Church Visit #1 and Nice Surprises
I, along with some heathen buddies at the UChicago Secular Alliance, are taking a tour of the many religious services around the Chicago-land area. We plan on going to Christian churches, Muslim mosques, Jewish synagogues, and more. We started our journey today at Living Hope, a small Presbyterian church that has its services at one of UChicago’s buildings.
First of all, the music was excellent. It was much more lively and eventful than the last church I’ve been to; a Jehovah’s Witness sermon literally bored me to yawning tears.
Most admirable was the community’s concern with violence and injustice in the local community. Though I don’t agree with prayer as a treatment for a serious problem, people at the church demonstrated that they were very aware of the insane amounts of shootings and criminal activities on our own streets. Inspired by this, I hope to speak to this topic and/or raise awareness at an SSA meeting.
After the sermon, the Pastor gave us a chance to have a Q/A session which was quite productive. We got to ask questions like, “how does faith impact your life?” and “Why do you pray?”
The first question I got to ask related to the service because there were quite a few instances when people prayed for people to get well in a hospital. I was wondering if people actually thought that their prayers would have an effect on the outcome. The answers I got, frankly, really surprised me.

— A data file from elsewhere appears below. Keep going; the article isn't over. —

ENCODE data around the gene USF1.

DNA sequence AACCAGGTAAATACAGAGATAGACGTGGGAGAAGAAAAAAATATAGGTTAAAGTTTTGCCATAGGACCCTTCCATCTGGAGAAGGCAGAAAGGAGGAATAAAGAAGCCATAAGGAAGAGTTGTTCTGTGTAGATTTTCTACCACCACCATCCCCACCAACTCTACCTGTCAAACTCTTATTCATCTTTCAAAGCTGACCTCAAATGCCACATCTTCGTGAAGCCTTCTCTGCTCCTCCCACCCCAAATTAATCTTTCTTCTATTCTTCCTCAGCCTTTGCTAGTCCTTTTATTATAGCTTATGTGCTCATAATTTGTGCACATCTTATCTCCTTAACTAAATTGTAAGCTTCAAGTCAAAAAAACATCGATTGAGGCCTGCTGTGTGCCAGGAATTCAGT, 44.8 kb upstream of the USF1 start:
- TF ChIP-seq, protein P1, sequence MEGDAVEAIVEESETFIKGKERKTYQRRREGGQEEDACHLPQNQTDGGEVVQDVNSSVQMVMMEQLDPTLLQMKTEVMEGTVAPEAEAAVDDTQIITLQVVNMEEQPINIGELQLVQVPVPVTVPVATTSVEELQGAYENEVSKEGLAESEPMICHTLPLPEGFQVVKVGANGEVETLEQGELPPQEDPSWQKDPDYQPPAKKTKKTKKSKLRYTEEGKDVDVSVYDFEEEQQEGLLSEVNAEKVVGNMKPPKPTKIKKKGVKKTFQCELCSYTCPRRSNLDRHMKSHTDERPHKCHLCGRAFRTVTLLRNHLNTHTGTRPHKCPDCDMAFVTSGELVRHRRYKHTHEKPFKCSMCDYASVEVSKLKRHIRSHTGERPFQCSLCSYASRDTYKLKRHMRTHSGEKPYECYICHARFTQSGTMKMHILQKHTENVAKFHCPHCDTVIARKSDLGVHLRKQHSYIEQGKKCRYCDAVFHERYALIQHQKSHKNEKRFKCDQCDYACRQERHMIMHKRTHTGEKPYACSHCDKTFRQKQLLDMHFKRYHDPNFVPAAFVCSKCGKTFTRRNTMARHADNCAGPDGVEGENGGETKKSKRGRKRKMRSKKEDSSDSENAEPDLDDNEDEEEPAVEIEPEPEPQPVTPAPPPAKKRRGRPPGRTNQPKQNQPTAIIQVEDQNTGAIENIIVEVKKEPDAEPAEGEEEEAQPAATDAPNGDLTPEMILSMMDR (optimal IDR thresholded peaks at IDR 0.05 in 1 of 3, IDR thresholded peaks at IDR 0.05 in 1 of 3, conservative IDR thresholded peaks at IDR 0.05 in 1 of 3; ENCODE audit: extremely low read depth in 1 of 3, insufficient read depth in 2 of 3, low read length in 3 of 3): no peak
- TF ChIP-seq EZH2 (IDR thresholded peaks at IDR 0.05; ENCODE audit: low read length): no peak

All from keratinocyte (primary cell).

There was a young lady who said she knew prayer worked because she or one of her friends (these things are always anecdotal, so bear with me here) had a miracle cure that was inexplicable. One day, a person didn’t need crutches anymore. The pastor also referenced a few examples in his life when people suddenly got better. I had no idea in this day and age, much less in an environment like the University of Chicago, people still subscribe to these superstitious beliefs about faith-healing. Of course, there was some discussion about scientific studies about the (non)influence of prayer, but few seemed to understand that virtually all the scientific literature pointed to the fact that prayer has no medical effect. Someone briefly mentioned this study which showed that only when patients knew that they were being prayed for was there an effect (and the effect was negative because of performance anxiety).